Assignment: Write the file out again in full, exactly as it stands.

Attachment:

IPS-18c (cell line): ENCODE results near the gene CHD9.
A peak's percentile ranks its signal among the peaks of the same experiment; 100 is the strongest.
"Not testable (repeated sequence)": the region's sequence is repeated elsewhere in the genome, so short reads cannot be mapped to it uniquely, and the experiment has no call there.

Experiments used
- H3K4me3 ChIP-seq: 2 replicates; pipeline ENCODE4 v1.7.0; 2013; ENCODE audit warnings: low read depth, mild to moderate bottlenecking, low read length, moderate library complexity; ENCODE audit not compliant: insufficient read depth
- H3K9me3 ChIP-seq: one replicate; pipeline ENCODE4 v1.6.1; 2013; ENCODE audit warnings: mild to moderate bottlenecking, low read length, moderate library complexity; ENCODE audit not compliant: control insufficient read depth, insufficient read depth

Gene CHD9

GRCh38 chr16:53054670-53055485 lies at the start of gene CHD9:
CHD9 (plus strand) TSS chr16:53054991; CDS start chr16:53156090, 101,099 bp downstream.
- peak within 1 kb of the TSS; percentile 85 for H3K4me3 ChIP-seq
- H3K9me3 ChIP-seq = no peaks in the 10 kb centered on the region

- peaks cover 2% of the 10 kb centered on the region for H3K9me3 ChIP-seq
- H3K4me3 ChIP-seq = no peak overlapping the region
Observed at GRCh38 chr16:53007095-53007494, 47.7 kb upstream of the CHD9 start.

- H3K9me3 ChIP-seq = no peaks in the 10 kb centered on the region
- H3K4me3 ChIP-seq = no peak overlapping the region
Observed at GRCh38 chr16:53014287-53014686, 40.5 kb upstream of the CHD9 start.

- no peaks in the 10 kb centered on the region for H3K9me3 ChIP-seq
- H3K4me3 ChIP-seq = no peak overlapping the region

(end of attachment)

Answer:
IPS-18c (cell line): ENCODE results near the gene CHD9.
A peak's percentile ranks its signal among the peaks of the same experiment; 100 is the strongest.
"Not testable (repeated sequence)": the region's sequence is repeated elsewhere in the genome, so short reads cannot be mapped to it uniquely, and the experiment has no call there.

Experiments used
- H3K4me3 ChIP-seq: 2 replicates; pipeline ENCODE4 v1.7.0; 2013; ENCODE audit warnings: low read depth, mild to moderate bottlenecking, low read length, moderate library complexity; ENCODE audit not compliant: insufficient read depth
- H3K9me3 ChIP-seq: one replicate; pipeline ENCODE4 v1.6.1; 2013; ENCODE audit warnings: mild to moderate bottlenecking, low read length, moderate library complexity; ENCODE audit not compliant: control insufficient read depth, insufficient read depth

Gene CHD9

GRCh38 chr16:53054670-53055485 lies at the start of gene CHD9:
CHD9 (plus strand) TSS chr16:53054991; CDS start chr16:53156090, 101,099 bp downstream.
- peak within 1 kb of the TSS; percentile 85 for H3K4me3 ChIP-seq
- H3K9me3 ChIP-seq = no peaks in the 10 kb centered on the region

- peaks cover 2% of the 10 kb centered on the region for H3K9me3 ChIP-seq
- H3K4me3 ChIP-seq = no peak overlapping the region
Observed at GRCh38 chr16:53007095-53007494, 47.7 kb upstream of the CHD9 start.

- H3K9me3 ChIP-seq = no peaks in the 10 kb centered on the region
- H3K4me3 ChIP-seq = no peak overlapping the region
Observed at GRCh38 chr16:53014287-53014686, 40.5 kb upstream of the CHD9 start.

- no peaks in the 10 kb centered on the region for H3K9me3 ChIP-seq
- H3K4me3 ChIP-seq = no peak overlapping the region